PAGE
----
I do this with a good set of noise-canceling headphones and plenty of listening. As a start, if the Narration is good and solid at 0db, I'd probably be looking for the Music to be ~ -16db, but it might need to be lower still. Only listening will tell you for sure. These numbers would just be "starting points."
One thing that I love to do is use SmartSound's Sonicfire Pro and their Strata Series multi-layer music. This allows for what SmartSound calls Mood Mapping. Because of the nature of the multi-layer music, you can alter the music to accommodate Narration easily. There is a "Dialog" Preset in Mood Mapping, that strips out most of the instruments that can interfer with the spoken word, and attenuates others to the point that human speech really punches through. The music continues, but transitions to a piece that will not get in the way of speech. Besides that Preset, one can still tailor the music in anyway they want. You can solo just the strings in an orchestral piece, or maybe solo just the percussion (sometimes adjust several percussion instruments independently).
The one drawback to Sonicfire Pro is that it's a stand-alone, so you'd do your complete editing in PrE first, then Export a reference movie. This would be imported into Sonicfire Pro, and the music would be selected. If one chose one of the multi-layer pieces, they can add the Mood Mapping anywhere they want, and then adjust the Mood Mapping to coincide with what is happening both on the screen and with the movie's audio. There is no end to what can be done. The same piece of music can have 1000's of variations to accommodate exactly what's happening on the screen. When done, you just Export the resulting music track and import that into PrE to the Soundtrack Track for final output.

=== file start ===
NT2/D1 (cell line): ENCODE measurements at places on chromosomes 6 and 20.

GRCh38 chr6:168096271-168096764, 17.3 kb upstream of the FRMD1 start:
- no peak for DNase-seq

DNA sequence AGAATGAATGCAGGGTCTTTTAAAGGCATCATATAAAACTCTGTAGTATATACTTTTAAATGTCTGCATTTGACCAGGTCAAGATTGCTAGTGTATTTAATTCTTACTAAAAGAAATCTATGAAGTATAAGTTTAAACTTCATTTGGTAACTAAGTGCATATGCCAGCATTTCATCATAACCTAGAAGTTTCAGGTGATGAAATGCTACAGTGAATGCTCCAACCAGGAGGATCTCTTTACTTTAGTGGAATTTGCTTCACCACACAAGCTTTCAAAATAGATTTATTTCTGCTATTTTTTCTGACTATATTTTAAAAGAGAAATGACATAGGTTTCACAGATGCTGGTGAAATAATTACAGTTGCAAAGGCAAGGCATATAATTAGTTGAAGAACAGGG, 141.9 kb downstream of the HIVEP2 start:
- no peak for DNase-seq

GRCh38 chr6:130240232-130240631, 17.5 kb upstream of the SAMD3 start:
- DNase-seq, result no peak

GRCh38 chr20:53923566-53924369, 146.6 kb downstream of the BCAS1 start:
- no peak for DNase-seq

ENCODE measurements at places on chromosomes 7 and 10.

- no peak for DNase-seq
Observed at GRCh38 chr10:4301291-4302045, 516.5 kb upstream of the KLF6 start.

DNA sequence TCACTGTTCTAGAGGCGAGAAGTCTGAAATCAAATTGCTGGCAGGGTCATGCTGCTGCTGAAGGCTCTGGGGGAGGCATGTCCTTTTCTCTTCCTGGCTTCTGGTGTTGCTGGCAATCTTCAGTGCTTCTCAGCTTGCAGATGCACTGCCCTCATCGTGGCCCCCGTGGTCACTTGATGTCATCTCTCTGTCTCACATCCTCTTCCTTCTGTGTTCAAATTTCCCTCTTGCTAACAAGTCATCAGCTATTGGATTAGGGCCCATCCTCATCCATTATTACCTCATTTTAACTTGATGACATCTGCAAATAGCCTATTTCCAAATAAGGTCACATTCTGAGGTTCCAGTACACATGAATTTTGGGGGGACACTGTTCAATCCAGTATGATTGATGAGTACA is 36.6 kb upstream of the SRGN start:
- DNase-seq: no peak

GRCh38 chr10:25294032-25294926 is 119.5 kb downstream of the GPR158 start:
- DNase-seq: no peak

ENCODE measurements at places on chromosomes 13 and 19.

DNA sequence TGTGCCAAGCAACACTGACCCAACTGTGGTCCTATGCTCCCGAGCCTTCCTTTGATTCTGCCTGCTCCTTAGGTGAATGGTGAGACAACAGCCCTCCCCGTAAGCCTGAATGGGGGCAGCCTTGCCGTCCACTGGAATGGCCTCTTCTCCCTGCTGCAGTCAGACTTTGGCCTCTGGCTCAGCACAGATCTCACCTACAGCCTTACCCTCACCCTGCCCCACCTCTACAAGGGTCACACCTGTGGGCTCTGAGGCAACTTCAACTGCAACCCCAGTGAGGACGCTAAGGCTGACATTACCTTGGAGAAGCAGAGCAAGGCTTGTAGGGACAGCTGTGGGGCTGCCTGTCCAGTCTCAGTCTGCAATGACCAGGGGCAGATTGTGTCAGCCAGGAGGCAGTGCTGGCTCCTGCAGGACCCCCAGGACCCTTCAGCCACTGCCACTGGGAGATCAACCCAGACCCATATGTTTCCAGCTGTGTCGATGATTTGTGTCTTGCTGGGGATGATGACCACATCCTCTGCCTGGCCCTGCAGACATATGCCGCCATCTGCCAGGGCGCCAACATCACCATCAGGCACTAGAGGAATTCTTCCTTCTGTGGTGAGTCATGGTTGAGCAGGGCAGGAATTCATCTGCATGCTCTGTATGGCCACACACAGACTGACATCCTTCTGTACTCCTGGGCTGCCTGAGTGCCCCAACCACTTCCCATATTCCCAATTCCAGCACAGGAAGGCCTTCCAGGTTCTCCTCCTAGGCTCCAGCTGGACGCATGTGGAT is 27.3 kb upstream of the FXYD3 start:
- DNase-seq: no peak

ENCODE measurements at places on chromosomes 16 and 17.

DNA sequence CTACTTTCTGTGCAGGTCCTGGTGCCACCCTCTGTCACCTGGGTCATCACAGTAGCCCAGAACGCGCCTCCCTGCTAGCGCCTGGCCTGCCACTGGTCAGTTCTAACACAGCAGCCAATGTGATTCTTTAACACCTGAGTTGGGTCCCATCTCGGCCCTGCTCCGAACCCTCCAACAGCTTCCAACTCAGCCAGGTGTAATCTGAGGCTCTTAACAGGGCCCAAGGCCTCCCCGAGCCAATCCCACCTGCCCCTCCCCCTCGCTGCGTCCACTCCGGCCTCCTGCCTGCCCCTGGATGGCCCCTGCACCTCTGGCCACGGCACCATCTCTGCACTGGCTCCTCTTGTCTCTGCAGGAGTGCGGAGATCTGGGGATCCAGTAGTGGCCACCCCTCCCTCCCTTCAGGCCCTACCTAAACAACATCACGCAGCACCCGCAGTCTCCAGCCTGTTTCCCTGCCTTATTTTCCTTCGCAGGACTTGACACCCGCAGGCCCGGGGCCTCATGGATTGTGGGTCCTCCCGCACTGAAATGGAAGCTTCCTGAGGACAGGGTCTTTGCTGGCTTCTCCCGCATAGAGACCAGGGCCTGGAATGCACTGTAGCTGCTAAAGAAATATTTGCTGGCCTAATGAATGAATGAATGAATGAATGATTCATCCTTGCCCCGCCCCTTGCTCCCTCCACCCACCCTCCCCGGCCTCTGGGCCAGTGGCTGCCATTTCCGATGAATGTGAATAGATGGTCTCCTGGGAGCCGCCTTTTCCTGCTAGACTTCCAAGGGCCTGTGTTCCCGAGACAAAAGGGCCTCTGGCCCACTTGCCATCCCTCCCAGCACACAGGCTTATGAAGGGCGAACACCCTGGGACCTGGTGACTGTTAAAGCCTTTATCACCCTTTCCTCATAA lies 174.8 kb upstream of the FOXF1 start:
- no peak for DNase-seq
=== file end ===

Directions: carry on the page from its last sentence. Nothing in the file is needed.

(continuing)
With the built-in QuickTracks for PrE, one cannot add Mood Mapping, regardless of the music series chosen, but one can create music of the proper duration, and then tailor the Levels to suit. This is what you're doing.
I use the Audio Mixer most often for this, and allow it to add the necessary Track Keyframes. I listen to the movie and just ride the Gain with the Audio Mixer. This creates Track Keyframes and they will automatically control the Levels, from then on out. One thing that I do is change the frequency for Track Keyframes in Edit>Preferences, so that there are not too many added. I find that the PrE defaults place more than are necessary. Once done, and in PrPro, not PrE unfortunately, I'll go to the Track and do a Select All for the Keyframes and choose Continuous Bezier, to keep the Velocity of the Keyframes smooth. This is all done by ear, with only a glance, or two, at the meters, just to make sure that I have not gotten any Clipping (red zone on the meters). I then check the meters on a playback, just to be certain that I have not missed any Clipping, while listening.
Here's an ARTICLE on SmartSound.
Thanks so much for all the tips. I had fun mixing audio, though levels did not always do as I wanted, but it is as good as it gets now otherwise I will be here till Xmas!
I was wondering if the Flicker Removal option might remove the flicker in my fast movement/ panning clips after burning? They play OK in project which is strange.
Re Img Burner, do you download the Basic file Lightning UK? at the bottom? I will try slower burns next. Also which are best DVD+R or minus R and do I need to get a 2x disc to burn that speed? I have only Verbatim 16x.